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Presentation on theme: "COMMUNICATION AND COUNSELING Anna Wahyuni W., S.Farm., MPH., Apt."— Presentation transcript:


2 References : Rantucci, M.J., 1997, Pharmacist Talking with Patients, A Guide to Patient Counseling, 1 th Ed, Williams & Winkins, Baltimore, Maryland. Rickles, N.M., Wertheimer, A.I., Smith, M.C., Social and Behavioral Aspect of Pharmaceutical Care, 2010, 2 nd Ed., Jones and Bartlett Publisher, MA. Beardsley, R.S., Kimberlin, C.L., Tindall, W.N., 2007, Communication Skills in Pharmacy Practice, 5 th Ed., Lippincott Williams & Wilkins, Baltimore. Glanz, K., Rimer, B.K., Viswanath, K., 2008, Health Behavior and Health Education : theory, research and practice, 4 th Ed., John Wiley and Sons Inc., San Francisco.

3 Counseling counseling Good communication skills Educational process Psychological approach

4 COMMUNICATION Definition : A process of transmission of information, in which occur the emission, reception and comprehension of messages, both verbal (written and spoken) and nonverbal.


6 THE MODEL S = Sender R = receiver = messages/feedback loop = barriers

7 Component The sender The messages The receiver The feedback The barriers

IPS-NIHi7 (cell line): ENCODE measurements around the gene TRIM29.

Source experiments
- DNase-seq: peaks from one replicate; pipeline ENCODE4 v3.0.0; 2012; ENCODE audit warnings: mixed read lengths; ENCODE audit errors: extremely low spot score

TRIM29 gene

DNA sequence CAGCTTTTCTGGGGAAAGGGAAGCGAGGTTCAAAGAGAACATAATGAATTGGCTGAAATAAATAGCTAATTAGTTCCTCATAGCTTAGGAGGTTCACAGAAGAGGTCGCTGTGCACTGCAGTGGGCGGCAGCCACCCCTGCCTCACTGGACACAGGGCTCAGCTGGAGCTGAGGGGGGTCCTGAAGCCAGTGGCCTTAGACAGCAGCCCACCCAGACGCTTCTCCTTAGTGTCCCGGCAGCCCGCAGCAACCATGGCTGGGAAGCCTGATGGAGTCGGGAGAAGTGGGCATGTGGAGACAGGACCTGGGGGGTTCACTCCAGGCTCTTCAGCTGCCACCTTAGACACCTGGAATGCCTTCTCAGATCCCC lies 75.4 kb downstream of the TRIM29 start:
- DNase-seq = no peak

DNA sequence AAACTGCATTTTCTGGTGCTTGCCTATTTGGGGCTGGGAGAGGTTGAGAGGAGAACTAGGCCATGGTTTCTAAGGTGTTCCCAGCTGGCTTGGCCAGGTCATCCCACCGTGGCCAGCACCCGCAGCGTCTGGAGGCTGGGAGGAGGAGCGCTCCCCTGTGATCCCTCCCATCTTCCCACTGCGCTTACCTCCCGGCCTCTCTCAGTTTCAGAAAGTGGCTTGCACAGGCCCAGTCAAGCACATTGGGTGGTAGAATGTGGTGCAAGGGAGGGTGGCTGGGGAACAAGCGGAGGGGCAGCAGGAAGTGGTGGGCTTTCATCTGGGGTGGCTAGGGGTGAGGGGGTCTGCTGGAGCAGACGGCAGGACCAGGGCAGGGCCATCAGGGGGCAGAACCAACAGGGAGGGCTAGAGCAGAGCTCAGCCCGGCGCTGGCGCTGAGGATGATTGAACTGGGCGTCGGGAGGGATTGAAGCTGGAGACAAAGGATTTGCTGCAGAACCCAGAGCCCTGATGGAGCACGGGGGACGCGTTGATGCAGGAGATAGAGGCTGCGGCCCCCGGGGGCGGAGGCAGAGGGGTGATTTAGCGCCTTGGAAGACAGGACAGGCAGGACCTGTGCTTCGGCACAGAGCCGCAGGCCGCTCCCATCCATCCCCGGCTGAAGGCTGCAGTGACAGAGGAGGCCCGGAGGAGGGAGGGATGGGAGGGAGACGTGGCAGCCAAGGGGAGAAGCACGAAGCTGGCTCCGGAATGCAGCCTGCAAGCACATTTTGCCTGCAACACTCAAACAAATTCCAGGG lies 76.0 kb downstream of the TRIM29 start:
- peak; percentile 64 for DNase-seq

8 Responsibility of pharmacist in the model As sender : assuring that the messages is transmitted in the clearest form, in terminology understood, in an environment condusive to clear transmission  need ask feedback and clarify misunderstanding Speaking clearly, speaking slowly, using appropriate language, checking understanding.

9 Responsibility of pharmacist in the model As receiver : listening  provide feedback to assured accurate communication Listen carefully, ask for clarification, write it down, repeat the message back in order to check the message received is the one given.

10 The messages Including thoughts, ideas, emotions, information, or other factors. Consists of : Factual information transmitted verbally, in written form or some combination. Feeling information transmitted nonverbally.

11 The critical component The receiver assign the same meanings to messages as intended by sender : Words and their context Congruence between verbal and nonverbal Preventing misunderstanding Using feedback to check the meaning of messages